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Extractions and Selections

Extracting Hair

2004-10-14 12:45:43 PM oddballgeek [TotalFark]
Check the colour channels. if the hair stands out in one in particular, make a copy of that channel and choke up the colours using levels, threshold (very rough, last chance kinda operation) or the channel calculations in the image menu to work on it. basically what you are looking for is a channel that shows the difference between hair and background best and then a channel that differs most from the one you picked. using the add or substract mode can, if the source is good for it, yield amazing results that leave you with a full mask or a partial mask that requires nearly no manual work.

If it's not a solid background (for which I use the background eraser), I'll usually mask around the edges, but not bother trying to get all the individual strands. Just get a rough outline, going inside the edge of the hair. Then take the smudge tool - you can experiment with the strength and brush size - and smudge around the edges of the mask, following the hair direction. Again, you're smudging the MASK, not the image itself. Usually a few different brush sizes with a fairly strong setting, using small flicks around the edge, will do the trick.

It's how I did the hair for this ( ), if you want an example of what it looks like. Not perfect, but usually plenty good enough, especially against a varied background, and far less work than just about anything else in that situation.

Selecting with Alpha Channels

An alpha channel is just another channel of information separate from the regular color channels. In this case it's used simply to make a selection. Anything white is 100% selected, anything black is 0% selected and grays are partially selected.

The easiest way to use it is to right click on the image in your browser and select "copy". Then in photoshop select the "channels" palette and click on the create new channel button (second icon from the right at the bottom of the channel palette). Next hit ctrl-V to paste the copied alpha channel into the new channel. Then hold down the Control key and click on the alpha channel's icon in the channels palette. You'll notice a selection outline around the white parts of the alpha channel. Next select the layers palette and click on the background icon in the palette. Then you can hit ctrl-J to copy the selected parts of the image into a new layer.

That's it!

Different ways to select something in Photoshop by mumbling2myself

1: The lasso/marquee/etc. tools. You know, the ones with the marching ants. You should already know these ;)

2: The pen tool (aka paths)

  1. Using the pen, draw a line (really a set of bezier curves connected with anchor points) around the object you wish to select.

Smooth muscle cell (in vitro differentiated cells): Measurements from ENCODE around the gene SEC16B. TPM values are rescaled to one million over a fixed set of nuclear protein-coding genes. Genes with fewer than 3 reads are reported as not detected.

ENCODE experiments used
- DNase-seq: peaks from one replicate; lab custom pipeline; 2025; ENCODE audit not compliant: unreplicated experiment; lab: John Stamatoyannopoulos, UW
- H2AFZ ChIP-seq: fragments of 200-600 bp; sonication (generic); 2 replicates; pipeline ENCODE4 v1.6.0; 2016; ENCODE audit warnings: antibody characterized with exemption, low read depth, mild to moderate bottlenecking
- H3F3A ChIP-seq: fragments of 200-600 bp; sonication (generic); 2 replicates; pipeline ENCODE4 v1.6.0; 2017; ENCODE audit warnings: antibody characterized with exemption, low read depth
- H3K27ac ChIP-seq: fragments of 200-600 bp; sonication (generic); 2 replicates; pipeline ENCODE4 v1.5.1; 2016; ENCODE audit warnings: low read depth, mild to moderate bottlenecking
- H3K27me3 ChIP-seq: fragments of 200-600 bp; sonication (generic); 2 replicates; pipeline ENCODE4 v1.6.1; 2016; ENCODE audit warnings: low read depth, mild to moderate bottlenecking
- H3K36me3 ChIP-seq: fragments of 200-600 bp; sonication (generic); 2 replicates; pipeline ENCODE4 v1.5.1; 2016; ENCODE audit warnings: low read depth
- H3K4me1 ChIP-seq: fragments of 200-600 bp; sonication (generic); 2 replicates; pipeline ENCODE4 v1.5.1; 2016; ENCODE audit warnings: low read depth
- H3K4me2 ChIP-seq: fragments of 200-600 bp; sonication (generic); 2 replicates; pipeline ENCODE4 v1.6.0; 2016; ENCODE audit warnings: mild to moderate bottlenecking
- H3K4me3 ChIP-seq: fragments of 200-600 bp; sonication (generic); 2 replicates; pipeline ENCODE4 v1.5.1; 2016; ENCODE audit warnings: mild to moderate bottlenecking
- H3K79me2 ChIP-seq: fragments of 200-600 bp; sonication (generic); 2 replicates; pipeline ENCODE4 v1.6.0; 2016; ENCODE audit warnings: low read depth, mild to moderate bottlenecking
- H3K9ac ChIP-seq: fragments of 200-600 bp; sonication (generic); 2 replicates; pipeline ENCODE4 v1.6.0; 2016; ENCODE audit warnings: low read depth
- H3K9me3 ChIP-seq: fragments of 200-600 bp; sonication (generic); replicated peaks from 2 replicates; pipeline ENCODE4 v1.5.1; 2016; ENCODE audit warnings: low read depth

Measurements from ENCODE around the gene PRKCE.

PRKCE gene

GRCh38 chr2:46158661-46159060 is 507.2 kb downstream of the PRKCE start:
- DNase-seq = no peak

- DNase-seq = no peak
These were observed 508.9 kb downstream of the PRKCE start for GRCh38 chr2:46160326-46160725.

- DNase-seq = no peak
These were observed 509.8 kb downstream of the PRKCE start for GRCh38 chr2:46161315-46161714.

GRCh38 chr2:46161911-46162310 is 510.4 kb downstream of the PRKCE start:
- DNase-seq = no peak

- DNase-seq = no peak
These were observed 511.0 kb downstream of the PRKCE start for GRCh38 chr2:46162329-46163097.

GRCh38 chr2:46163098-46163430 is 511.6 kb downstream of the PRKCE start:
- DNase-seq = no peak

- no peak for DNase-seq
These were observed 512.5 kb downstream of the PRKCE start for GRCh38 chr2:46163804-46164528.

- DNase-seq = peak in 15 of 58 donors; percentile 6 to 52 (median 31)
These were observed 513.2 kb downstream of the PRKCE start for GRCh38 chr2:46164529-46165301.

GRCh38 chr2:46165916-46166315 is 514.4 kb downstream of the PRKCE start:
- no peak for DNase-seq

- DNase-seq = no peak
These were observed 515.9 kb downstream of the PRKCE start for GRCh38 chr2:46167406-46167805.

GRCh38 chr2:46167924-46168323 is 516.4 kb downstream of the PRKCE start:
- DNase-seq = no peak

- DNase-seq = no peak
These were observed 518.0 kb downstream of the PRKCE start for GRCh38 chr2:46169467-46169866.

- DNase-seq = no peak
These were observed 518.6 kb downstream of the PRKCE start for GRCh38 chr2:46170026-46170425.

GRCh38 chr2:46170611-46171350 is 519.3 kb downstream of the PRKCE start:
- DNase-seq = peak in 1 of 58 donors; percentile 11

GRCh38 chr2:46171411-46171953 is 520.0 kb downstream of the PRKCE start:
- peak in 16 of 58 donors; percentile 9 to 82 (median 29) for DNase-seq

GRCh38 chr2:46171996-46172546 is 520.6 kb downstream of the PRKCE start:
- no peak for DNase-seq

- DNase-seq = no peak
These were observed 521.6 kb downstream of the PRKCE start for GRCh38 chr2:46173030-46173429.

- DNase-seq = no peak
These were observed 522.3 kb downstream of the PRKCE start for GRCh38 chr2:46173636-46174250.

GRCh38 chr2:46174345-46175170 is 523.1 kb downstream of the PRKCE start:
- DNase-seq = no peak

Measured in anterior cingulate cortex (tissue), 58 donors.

2. The first pass with the pen doesn't have to be perfect - once it's there you can go back and add/delete points, move points around, and grab the 'handles' and alter the curvature of the line.
  3. In the layers pallette, click on the 'Paths.' Right-click on the path you made and click 'make path a selection.'

3: Quickmask (aka the best unused way to select stuff, dammit) Quickmask basically acts the same way as layer masks, but gives you a selection instead of a cut-out.

  1. Double-click on the 'quickmask' icon underneath the color indicator on the tools pallette. Click the bullet for 'selected areas'.
  2. Hit ctrl-Q to enter quickmask mode. I'm kidding. That exits the program. Don't do this. Hit 'q' with no modifying key to enter/exit quickmask mode.
  3. Use your brush to paint black (it shows up as 50% transparency red... weird, huh?) over the areas you want to select.
    (a). You can paint grays to select things partway. It's a weird concept, but if you're familiar with regular layer masks, it'll make sense. Basically if you paint a gray that's halfway between black and white, the selection you're making will have a 50% transparency.
    (b). You can feather your selection by blurring it with the regular old blur filter. This can be fun. Also, if you ever have a layer that needs all it's edges blurred, ctrl-click on it's layer icon in the pallette and then enter quickmask mode. The hard edged selection will now be a hard edged pinkish blob overlaying the layer. Blur that mofo, then use this selection to paste into a new layer (do it in a new layer because you don't want to lose all that sharp data in case your product looks like shiat... just turn off visibility on the original layer. If your result looks good, forget it's there.)
  4. To actually use the selection once you've painted it in, just hit 'q' to leave quickmask mode. You'll now see the old ants marching around your selection and can copy/paste/delete/fill/etc. at will. Ba- da-bing.